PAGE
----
Of course, if you don’t want to go the whole hog for a GoT party, I have a few ideas for a more relaxed affair. I used these for my Father’s Day special dinner, which gave the feel of a meal from Westeros, but didn’t rely on as many dishes or recipes from the book, leaving you free to enjoy your company and relax.
First of all, a cheese and pate board, with pickles and fresh crusty bread, is a fantastic way to start out. For a special occasion, you can splash out with a terrine – I bought mine in from Marks and Spencer.
I also bought the main joint of pork from Marks as well, which made the centrepiece of the main meal – an adapted traditional roast dinner (my dad’s a fan, what can I say?), which I think works perfectly with the Game of Thrones theme.
Our lunch consisted of the pork, the aforementioned onions in gravy, the sauce from the roasted boar recipe, buttered carrots, roasted parsnips and potatoes. The last two are probably controversial additions, because there aren’t any potatoes mentioned in the Song of Ice and Fire books. This is probably as Westeros is loosely based on Medieval Europe, and obviously potatoes were yet to make an appearance from the New World. However, in the show, they’ve definitely mentioned potatoes, so I’m using that as my reasoning. Plus, my dad loves roast potatoes, and it’s his darn party.
For pudding, I made a blueberry tart from Dirty The Kitchen’s recipe. I could make up a cool reason for why I did this, but what happened was my mum borrowed the AFOIAF recipe book, so I Googled ‘Game of Thrones blueberry tart recipe’ and found that one.
It’s delicious, I highly recommend it – although I cheated and used a premade sweet pastry base from Waitrose. Filled with creamy, sweet mascarpone and lemon zest, and topped with fresh blueberries and a sweet lemon glaze, it made the perfect summer tart for the end of a delicious lunch.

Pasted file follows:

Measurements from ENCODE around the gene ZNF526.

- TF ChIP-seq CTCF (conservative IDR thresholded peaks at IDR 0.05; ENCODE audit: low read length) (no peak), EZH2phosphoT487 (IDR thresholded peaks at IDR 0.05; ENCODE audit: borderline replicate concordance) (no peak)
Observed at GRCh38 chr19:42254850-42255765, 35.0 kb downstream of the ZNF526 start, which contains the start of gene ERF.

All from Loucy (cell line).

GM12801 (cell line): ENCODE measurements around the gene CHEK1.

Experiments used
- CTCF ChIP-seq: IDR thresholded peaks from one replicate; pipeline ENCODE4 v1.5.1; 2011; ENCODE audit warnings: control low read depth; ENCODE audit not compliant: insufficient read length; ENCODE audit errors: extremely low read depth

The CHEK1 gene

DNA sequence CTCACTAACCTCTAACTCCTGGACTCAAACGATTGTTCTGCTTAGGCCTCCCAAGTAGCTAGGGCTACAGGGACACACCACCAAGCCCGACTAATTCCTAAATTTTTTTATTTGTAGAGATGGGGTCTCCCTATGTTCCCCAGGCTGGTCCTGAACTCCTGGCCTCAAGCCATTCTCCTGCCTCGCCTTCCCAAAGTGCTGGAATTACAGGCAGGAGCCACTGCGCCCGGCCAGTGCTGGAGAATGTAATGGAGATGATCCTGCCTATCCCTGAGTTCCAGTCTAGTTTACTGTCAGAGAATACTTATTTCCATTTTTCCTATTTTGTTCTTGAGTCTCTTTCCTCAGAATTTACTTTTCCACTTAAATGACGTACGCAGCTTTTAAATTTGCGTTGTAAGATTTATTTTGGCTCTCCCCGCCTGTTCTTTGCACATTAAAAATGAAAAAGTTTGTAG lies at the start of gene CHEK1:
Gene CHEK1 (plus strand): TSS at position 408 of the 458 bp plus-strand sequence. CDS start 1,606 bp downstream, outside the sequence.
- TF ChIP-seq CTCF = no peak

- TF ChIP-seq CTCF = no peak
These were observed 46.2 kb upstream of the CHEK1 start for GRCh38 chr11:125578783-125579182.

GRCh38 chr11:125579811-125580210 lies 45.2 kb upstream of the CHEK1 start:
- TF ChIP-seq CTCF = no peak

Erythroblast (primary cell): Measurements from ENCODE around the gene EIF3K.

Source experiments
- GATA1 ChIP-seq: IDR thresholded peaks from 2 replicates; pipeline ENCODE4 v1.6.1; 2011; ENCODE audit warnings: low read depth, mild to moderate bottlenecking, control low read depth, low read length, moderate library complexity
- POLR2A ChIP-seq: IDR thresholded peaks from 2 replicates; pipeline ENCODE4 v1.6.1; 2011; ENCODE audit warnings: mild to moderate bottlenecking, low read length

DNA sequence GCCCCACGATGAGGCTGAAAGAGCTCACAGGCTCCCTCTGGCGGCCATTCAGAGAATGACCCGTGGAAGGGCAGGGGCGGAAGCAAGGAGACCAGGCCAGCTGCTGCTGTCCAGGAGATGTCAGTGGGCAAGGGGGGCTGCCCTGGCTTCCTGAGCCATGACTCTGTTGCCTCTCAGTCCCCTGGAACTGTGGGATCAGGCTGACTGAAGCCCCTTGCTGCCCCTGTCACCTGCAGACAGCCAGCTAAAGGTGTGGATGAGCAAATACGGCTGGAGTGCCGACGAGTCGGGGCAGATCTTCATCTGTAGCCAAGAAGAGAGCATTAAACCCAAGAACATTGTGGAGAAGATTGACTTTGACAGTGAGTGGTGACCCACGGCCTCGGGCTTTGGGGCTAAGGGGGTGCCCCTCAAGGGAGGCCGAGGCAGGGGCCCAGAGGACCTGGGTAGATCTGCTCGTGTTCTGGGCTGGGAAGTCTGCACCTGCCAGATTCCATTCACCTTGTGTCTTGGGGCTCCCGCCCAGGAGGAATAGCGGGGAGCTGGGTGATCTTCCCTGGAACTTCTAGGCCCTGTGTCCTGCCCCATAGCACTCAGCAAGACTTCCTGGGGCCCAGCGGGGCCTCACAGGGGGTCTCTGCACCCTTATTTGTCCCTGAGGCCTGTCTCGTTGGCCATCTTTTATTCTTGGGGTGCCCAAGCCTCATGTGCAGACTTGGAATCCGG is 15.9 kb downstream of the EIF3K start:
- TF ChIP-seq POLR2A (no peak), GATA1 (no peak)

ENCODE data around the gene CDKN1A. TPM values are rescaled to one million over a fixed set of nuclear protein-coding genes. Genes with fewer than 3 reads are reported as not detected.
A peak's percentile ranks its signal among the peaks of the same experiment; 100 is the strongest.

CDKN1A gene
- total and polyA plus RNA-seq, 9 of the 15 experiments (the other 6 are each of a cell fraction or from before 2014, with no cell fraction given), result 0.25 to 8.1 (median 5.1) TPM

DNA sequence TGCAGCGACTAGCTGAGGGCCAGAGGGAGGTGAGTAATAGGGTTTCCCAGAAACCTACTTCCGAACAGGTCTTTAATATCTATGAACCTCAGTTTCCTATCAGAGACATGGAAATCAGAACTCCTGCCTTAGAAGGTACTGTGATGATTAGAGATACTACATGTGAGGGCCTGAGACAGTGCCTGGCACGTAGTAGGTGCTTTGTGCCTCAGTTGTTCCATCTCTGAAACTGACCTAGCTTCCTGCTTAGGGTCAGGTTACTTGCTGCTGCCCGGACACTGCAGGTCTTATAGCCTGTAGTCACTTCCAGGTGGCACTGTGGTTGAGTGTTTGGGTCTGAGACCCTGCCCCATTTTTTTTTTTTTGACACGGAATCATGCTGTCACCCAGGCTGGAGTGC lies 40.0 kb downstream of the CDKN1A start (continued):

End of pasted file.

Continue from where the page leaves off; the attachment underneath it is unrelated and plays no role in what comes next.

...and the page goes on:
I also tried my hand at modern lemon cakes from the recipe book, while my mum made some of the medieval ones, which turned out to be more like biscuits. The modern lemon cakes were a simple tray baked lemon sponge cake, cut into squares and drizzled with an icing made of icing sugar, lemon juice and butter, topped with pomegranate seeds.
The Medieval cakes were great – like biscuits or cookies, chewy on the inside and crispy around the edges, with a hint of a tart lemon drizzle on the top.
So, that covers the food (just about… right?) – but what the heck do you do with your guests, besides group them into factions of people who have read the books, and people who haven’t, to talk about GoT theories and cast smug looks when people mention characters you know are going to die? Well, if your friends are creative and don’t mind harkening back to their childhood days, you might like to invite them to create their own house sigils!
You’ll need paper, art supplies, and some shield templates, which can be found easily online. It’s also a good idea to print out some heraldry motifs and designs to help get those creative juices flowing…
The good thing about this game is that not everyone needs to be fully up on GoT to join in! The same with ‘pin the head on the Direwolf’ – just print out a large drawing of a wolf and invite your guests to pin the head on blindfolded. You could also try purchasing outdoor archery kits (also great fun for Hunger Games parties!) and get your guests to do their Night’s Watch yard drills.
Finally, if all your guests are GoT fans, there’s always the classic Who Am I game, where your guests have a character’s name written on a piece of paper on their forehead, and have to guess who they are based on questions with only the answers ‘yes’ or ‘no’. There are loads of variations of the rules for this game, but at its essence it’s that simple…
Of course, you’ll have to make sure that all your guests know not to include spoilers in their guesses… and if you’re playing with show fans, the spellings can sometimes be a little off…
Anyway, I hope that gave you a few ideas if you’re planning your own GoT party! Let me know whether you had a celebration for the finale – and whether you cooked up anything fancy. And if you have any ideas for food, costumes, decoration or games, please share them in the comments section!